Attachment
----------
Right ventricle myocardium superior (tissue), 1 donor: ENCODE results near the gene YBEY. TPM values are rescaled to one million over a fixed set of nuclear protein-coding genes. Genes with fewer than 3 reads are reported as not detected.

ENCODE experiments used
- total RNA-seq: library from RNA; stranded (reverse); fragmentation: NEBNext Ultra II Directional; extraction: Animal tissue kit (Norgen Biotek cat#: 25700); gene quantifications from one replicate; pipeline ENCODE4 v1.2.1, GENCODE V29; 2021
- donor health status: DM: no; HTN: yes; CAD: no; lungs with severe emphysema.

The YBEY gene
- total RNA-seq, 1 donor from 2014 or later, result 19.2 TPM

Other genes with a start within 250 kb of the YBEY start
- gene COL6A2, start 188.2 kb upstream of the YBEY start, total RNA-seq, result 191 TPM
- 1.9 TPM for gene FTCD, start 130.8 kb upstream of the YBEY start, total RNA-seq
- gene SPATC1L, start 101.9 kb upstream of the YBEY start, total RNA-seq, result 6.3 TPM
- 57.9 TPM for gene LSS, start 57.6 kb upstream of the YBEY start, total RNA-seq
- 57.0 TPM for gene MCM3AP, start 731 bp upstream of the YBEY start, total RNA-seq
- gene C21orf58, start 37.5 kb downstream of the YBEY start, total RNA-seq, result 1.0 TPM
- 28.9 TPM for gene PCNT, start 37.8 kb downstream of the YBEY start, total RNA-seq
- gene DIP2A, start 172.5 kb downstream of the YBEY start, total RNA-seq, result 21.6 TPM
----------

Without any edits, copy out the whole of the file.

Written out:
Right ventricle myocardium superior (tissue), 1 donor: ENCODE results near the gene YBEY. TPM values are rescaled to one million over a fixed set of nuclear protein-coding genes. Genes with fewer than 3 reads are reported as not detected.

ENCODE experiments used
- total RNA-seq: library from RNA; stranded (reverse); fragmentation: NEBNext Ultra II Directional; extraction: Animal tissue kit (Norgen Biotek cat#: 25700); gene quantifications from one replicate; pipeline ENCODE4 v1.2.1, GENCODE V29; 2021
- donor health status: DM: no; HTN: yes; CAD: no; lungs with severe emphysema.

The YBEY gene
- total RNA-seq, 1 donor from 2014 or later, result 19.2 TPM

Other genes with a start within 250 kb of the YBEY start
- gene COL6A2, start 188.2 kb upstream of the YBEY start, total RNA-seq, result 191 TPM
- 1.9 TPM for gene FTCD, start 130.8 kb upstream of the YBEY start, total RNA-seq
- gene SPATC1L, start 101.9 kb upstream of the YBEY start, total RNA-seq, result 6.3 TPM
- 57.9 TPM for gene LSS, start 57.6 kb upstream of the YBEY start, total RNA-seq
- 57.0 TPM for gene MCM3AP, start 731 bp upstream of the YBEY start, total RNA-seq
- gene C21orf58, start 37.5 kb downstream of the YBEY start, total RNA-seq, result 1.0 TPM
- 28.9 TPM for gene PCNT, start 37.8 kb downstream of the YBEY start, total RNA-seq
- gene DIP2A, start 172.5 kb downstream of the YBEY start, total RNA-seq, result 21.6 TPM